Reel News from the World of Fisheries, August 10, 2018


Reminder: Deadline Wednesday August 15 to return Cook Inlet Personal Use Dip Net and Set Net permits to ADFG

The Alaska Department of Fish and Game reminds 2018 Cook Inlet Personal Use permit holders that the deadline to return the permit to ADFG is Wednesday, August 15. These fisheries include the Kenai, Kasilof and Fish Creek dipnet fisheries, and the Kasilof gillnet fishery. Participants can report online at the ADFG webpage, or return in person to a local ADFG office or return by mail.

Silver Fishing heating up on the Kenai

Peninsula Clarion photo on the Classic Fishwalk near the Soldotna Bridge.

Peninsula Clarion highlights silver fishing on the Classic Fishwalk at the Soldotna Bridge.

KTUU Fishing Report looks at silver fishing heating up in Southcentral Alaska.

Federal Subsistence Fisheries for Kenai River Sockeye Salmon are Closed Downstream of Skilak Lake

Radio Kenai discusses the closure of the federal subsistence gillnet fishery for sockeye salmon, in an effort to conserve the stock for spawning. Commercial, sport and personal use fisheries have been closed to conserve Kenai River sockeye.

Alaska Troopers seize 16 tons of illegally caught salmon by Lower Cook Inlet commercial fishermen, touches off controversy

KTUU covers the story of troopers seizing 16 tons of salmon they say were caught illegally by a handful of vessels south of Homer.

Little Star commercial fishing boat working for Cook Inlet Aquaculture Association in prior year./ CIAA photo.

Craig Medred reports that the four commercial fishermen ticketed believe that they were framed on trumped-up charges, due to their association as board members on the Cook Inlet Aquaculture Association and the Cook Inlet Hatchery Regional Planning Team.

Celebrating Alaska Wild Salmon Day – Put the Wild back in Wild Salmon

Schedule of events for Friday, August 10 across Alaska to celebrate the third annual Wild Salmon Day.

One of the ways to celebrate Alaska Wild Salmon Day is to put the wild back in wild salmon.

Did you know that more than one-third of “wild” salmon harvests in Alaska are hatchery-origin fish? Did you know that salmon have been decreasing in size across Alaska, despite there being more salmon in the ocean than any other period in the historical past? Did you know that hatchery fish compete in the “wild” ocean for food with wild salmon?

The American Fishery Society reports that new research quantifies record-setting salmon abundance in the North Pacific Ocean. “While it is good that abundance of Sockeye, Chum, and Pink salmon is high, there is growing evidence that this high abundance, especially Pink Salmon, is impacting the offshore ecosystem of the North Pacific and Bering Sea,” said lead researcher Dr. Greg Ruggerone. “This impact may be contributing to the decline of higher trophic species of salmon such as Chinook Salmon in Alaska. Hatchery salmon are exceptionally abundant now and contribute to this impact.”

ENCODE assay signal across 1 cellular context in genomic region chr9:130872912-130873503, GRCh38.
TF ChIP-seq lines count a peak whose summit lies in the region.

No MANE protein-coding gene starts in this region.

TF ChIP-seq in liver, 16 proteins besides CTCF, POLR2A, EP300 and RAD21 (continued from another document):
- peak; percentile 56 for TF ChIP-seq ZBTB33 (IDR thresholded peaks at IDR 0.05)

Highlights from the research include:

• There are more Pacific salmon now than ever before since comprehensive statistics began to be collected in 1925 (i.e., catch plus spawning escapement). However, Chinook and Coho salmon and steelhead trout are depressed throughout much of their range, representing only 4% of total salmon catch.
• Numbers of Pink Salmon, Chum Salmon and Sockeye Salmon averaged 721 million salmon each year during 2005–2015 or approximately 36% more salmon than in the previous peak in the late 1930s.
• Pink Salmon represent nearly 70% by numbers of all three species.
• High overall salmon abundances primarily reflect high numbers of natural-origin and hatchery salmon in northern regions where habitat is less degraded and warming ocean conditions have been generally favorable for Pink, Chum, and Sockeye salmon.
• Hatchery salmon now constitute ~40% of the total biomass of adult and immature salmon in the ocean, largely because of Chum Salmon that spend more years at sea.
• Major hatchery production for these three species occurs in Alaska (Prince William Sound, Southeast Alaska), the Sakhalin and Kuril Islands (Russia), and Japan. In Alaska, up to 48% of total commercial salmon harvest is from hatchery salmon according to the Alaska Department of Fish and Game.
• Salmon migrate 1000s of kilometers at sea and compete for food with salmon from both Asia and North America. High salmon abundances can lead to reduced body size and survival of salmon and lower survival of seabirds. The ocean carrying capacity for Pacific salmon may have been reached in recent decades. Research is needed to better understand the impacts of high salmon abundance on the offshore marine ecosystem, including depleted wild species such as Chinook and Coho salmon and steelhead trout, and some populations of Sockeye and Chum salmon.
• The authors recommend the following changes in salmon management: 1) mark or tag all hatchery salmon so they can be identified after release, 2) estimate hatchery- and natural-origin salmon in catches and escapement, and 3) maintain this information in publicly accessible databases.

Reel News at the National Level

USA Today coverage on the two-year experimental cooperative management program between federal regulators and the five Gulf states for red snapper management.

Bill Sisson, editor at Anglers Journal, talks about their Summer 2018 Issue Preview.

Via Yamaha Outboards, video story about Freeman Boatworks and the American Dream.

Why did South Carolina invest in boating infrastructure ? Because investment in boating and fishing infrastructure makes economic sense.